View Full Version : Russia Turns Back Delta Flight to SFO

6th Apr 2001, 05:22
Russia Turns Back Delta Flight to SFO
Jonathan Curiel Thursday, April 5, 2001

Bill Reilly should have been in Japan this morning. Instead, he and 200 other passengers were still at San Francisco International Airport, where they disembarked last night after Russian air traffic controllers turned back their Tokyo-bound flight.

A Russian official said the incident was a misunderstanding involving paperwork. Delta Airlines said it is investigating the incident, which forced the flight to return to the United States in midair, more than nine hours after it took off from Atlanta.

"We are looking into the matter," Delta spokeswoman Cindi Kurczewski said today.

This much is known: Delta Flight 55, with 203 passengers and 15 crew members on board, left Atlanta's Hartsfield International Airport at 10:05 a.m. yesterday and was supposed to arrive at Tokyo's Narita Airport by 1:05 p.m. today (8:05 p.m. PDT last night). Instead, about 9 1/2 hours into the flight, as the plane flew over the southeast region of Russia called Khabarovsk, Russian air traffic controllers notified the pilots that Flight 55 lacked proper clearance.

Without permission to fly over Khabarovsk, the pilots flew the plane to San Francisco, where the passengers and crew spent the night at local hotels before returning to SFO this morning and boarding different flights for Tokyo.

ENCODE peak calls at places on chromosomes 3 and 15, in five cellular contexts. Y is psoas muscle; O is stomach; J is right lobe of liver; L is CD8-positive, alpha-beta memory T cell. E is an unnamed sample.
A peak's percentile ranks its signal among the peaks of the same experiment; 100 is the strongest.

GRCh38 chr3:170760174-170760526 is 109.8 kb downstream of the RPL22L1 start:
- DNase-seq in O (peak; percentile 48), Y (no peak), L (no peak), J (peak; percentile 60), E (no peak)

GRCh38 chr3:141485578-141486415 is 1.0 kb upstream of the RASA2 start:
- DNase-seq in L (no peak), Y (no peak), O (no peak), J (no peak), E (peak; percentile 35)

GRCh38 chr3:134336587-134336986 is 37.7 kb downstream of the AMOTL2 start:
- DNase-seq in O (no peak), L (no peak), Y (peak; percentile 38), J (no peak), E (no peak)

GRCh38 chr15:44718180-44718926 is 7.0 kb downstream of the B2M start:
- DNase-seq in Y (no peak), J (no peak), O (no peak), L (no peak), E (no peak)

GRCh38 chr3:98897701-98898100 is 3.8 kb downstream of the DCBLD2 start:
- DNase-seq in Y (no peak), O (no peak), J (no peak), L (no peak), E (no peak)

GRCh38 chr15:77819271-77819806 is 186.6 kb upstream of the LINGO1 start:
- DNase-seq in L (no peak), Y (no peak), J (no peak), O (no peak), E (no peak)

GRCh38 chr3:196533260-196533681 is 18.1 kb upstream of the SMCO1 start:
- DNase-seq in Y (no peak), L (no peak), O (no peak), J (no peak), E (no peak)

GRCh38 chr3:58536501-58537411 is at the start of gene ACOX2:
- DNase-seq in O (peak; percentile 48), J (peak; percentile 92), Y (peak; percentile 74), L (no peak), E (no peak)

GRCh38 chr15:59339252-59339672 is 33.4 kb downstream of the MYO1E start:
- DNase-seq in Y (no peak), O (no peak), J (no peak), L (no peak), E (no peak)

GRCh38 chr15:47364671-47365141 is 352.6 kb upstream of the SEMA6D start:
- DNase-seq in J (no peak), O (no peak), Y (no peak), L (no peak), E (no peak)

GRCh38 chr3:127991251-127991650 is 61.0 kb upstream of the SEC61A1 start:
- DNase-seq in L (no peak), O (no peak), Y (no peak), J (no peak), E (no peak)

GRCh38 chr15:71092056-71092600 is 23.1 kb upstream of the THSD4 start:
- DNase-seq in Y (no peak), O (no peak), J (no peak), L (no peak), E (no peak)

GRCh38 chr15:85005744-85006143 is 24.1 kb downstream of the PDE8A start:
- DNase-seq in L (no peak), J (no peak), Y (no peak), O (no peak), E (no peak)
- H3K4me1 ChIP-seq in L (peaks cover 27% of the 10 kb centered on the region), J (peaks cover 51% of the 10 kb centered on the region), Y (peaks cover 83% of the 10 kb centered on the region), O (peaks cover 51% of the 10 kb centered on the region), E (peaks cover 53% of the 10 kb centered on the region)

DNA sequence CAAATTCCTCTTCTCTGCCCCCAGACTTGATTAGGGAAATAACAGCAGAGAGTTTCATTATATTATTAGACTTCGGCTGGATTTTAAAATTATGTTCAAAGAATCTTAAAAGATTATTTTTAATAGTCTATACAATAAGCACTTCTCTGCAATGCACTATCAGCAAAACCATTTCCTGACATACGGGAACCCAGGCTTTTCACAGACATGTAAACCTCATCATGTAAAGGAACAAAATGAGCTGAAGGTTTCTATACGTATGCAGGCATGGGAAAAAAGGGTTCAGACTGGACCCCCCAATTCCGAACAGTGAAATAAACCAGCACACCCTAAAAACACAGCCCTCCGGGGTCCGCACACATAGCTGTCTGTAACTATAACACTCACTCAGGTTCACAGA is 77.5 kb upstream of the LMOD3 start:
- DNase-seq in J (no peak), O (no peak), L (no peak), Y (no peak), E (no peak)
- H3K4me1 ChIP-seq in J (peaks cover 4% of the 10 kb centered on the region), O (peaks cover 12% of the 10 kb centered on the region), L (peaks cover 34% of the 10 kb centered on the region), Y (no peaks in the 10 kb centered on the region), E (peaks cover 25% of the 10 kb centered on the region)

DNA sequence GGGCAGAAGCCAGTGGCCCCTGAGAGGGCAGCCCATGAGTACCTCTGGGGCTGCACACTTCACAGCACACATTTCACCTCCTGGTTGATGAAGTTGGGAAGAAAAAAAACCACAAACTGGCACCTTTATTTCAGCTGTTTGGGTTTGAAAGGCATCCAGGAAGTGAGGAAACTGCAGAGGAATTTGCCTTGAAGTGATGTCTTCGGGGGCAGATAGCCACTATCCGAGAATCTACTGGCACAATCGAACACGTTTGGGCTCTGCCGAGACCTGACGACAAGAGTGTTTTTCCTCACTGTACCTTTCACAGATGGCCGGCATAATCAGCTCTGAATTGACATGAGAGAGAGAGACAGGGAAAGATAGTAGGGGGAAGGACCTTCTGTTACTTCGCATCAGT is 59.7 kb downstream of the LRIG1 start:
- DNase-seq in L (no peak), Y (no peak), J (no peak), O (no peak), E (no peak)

"Basically, I could have driven here a lot faster if I had a car," Reilly said as he disembarked last night.

Robert Usov, a spokesman for the civil aviation sector of the Russian Air Traffic Control Center in Moscow, said Delta had failed to send a request in time for permission to fly through Russian airspace but that the plane had been given special clearance by Moscow. The plane was 20 minutes into Russian airspace when it was turned back.

"The flight wasn't in our plan," Usov said. "However, we decided to let the plane (fly) through our airspace and gave corresponding orders to the Khabarovsk regional air traffic control center. I don't know what the problem was but, I repeat, we let the Delta flight in. Maybe there was some misunderstanding."

Delta flights from the United States to Japan had never been turned back by Russian authorities.

"Flight 55 routinely crosses through Russian airspace, for which Delta files for and receives approval from Russian authorities," Kurczewski said.

Kurczewski declined to say whether Reilly and the other passengers were given airline coupons or vouchers to compensate them for the inconvenience of the one-day delay.

The Associated Press contributed to this report.
2001 San Francisco Chronicle Page A - 13